Girls On Film – Anime & Feminism

Sometimes I wonder: just how much media do you need to consume to get a good picture of what you’re talking about?

Is there space for the otaku academic? I don’t want to find out on my own…

...a Neviril Scorned

The gender revolution in Japan underlies all of this talk. In the past several decade we’ve seen a lot of changes in the cultural, social, and even in economic and political realms regarding the role of women. Looking at this from the media consumer’s perspective is just one of the many lenses academics use. And when we talk about Japan, we gotta involve the “popular visual culture” or whatever namesake that one can make of from Genshiken.

But I think most people are finding that, for now, the change is modest when viewed from the lens of anime and manga. If anything, my own experience indicate as so.

In Zyl’s column we see that some people think this is so as well. I get the feeling this is so because the way Japanese media works–being as corporate and entrenched by big money as the rest of the industry world-wide (most notably in the US). The point continues in the treatment of the academic literature about women and their reflection in popular media, in manga and anime. The old fogies opining inside their ivory towers? Not at all an unusual thing. Especially when we’re looking at groups where women are rare and few. Even more so when we’re looking at anime that is marketed primarily to men. Most anime are adaptations from shounen and seinen manga, after all, especially the ones that make it across the language divide.

I’m going to spin some of my reactions from Zyl’s column and the subsequent comments out in the remainder of this post.

First: Just what makes a good example for the feminist empowerment concept as a character in anime? Commonly western scholars point to Miyazaki’s heroines–often Chihiro from Spirited Away and San from Mononoke Hime. I guess not enough people have seen Howl’s Sophie but I think she is way better as an example.

Age. Sophie conducts herself as a young adult; San and Chihiro are still notably childish. Being child-like isn’t really anything that is particularly poignant, and that’s the problem with spinning a feminist critique from a child, even if she is a female. It’s not really probative. Perhaps another example along with Sophie is Kiki. I’m not so sure about Nausicaa, and that’s because, well, we’ll get to it in a bit.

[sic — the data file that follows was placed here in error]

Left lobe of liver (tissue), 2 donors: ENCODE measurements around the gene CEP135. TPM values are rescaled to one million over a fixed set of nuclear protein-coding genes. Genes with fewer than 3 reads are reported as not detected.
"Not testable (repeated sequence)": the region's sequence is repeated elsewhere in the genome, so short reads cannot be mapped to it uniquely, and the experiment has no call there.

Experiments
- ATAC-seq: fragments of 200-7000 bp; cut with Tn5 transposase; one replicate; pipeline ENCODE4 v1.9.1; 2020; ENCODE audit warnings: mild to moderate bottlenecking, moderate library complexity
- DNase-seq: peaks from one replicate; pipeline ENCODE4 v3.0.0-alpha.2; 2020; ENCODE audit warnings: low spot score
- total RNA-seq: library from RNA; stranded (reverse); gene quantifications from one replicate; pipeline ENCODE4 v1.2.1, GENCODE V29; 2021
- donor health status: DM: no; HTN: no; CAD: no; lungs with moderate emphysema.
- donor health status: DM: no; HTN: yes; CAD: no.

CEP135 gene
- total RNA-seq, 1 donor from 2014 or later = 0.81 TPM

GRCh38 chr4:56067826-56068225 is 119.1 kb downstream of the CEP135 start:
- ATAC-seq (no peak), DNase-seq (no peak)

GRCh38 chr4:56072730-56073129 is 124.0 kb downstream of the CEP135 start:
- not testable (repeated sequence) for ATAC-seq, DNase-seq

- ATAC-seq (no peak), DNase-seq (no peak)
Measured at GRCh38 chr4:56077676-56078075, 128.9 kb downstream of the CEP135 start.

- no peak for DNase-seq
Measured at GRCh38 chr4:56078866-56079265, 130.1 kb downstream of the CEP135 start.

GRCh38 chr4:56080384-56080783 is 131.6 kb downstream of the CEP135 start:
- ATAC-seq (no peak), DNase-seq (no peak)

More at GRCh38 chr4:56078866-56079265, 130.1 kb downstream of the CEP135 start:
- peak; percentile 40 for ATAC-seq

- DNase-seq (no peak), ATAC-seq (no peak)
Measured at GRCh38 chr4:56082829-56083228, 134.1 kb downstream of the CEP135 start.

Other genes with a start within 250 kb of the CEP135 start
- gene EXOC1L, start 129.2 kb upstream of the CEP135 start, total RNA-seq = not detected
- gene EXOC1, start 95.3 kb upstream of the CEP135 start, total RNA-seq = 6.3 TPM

Gender-based achievement. One problem that bothered me with Chihiro as an example was that many of the things she did was something that any attention-paying, careful and thorough child could have done. If Gillian Anderson’s Wolf-God in Mononoke adopted a boy instead of a girl, will San remain the same? I think as a movie, no, but as a character and a plot device, probably yes. On the other hand, I just can’t say the same about Sophie, and maybe even for Kiki (but there’s more wiggle space there).

The role of gender in the film. I think Kinsella definitely has pointed out something awesome about Spirited Away and its parallel to the whore houses of days old. I think customarily it would have been odd for a boy to work in the capacity Chihiro has, although it was fancifully ambiguous in the context of the film. I think, however, you can construe that point either way in regards to the cultural significance and the interplay of the female gender in today’s society. The traditional chinese tale that was the original work for Disney’s adaptation of Mulan tells probably a similar message about piety and both celebrates female ingenuity, tenacity, and overcoming dire difficulties. The question is just that–is gender role merely yet another difficulty that both of these heroines overcame? I think my objection with Nausicaa also has to do with this. As to San, I think she acts as a foil for Ashitaka, but again, I didn’t think she was a she for much anything particular, maybe only to highlight that romantic undertone.

But enough Ghibli bashing. I’m sure we can find some wholesome, positive examples (Eboshi Gozen, for instance) outside of the flagship North American Ghibli titles. My point is we shouldn’t just look so superfically and we should apply some healthy dose of context.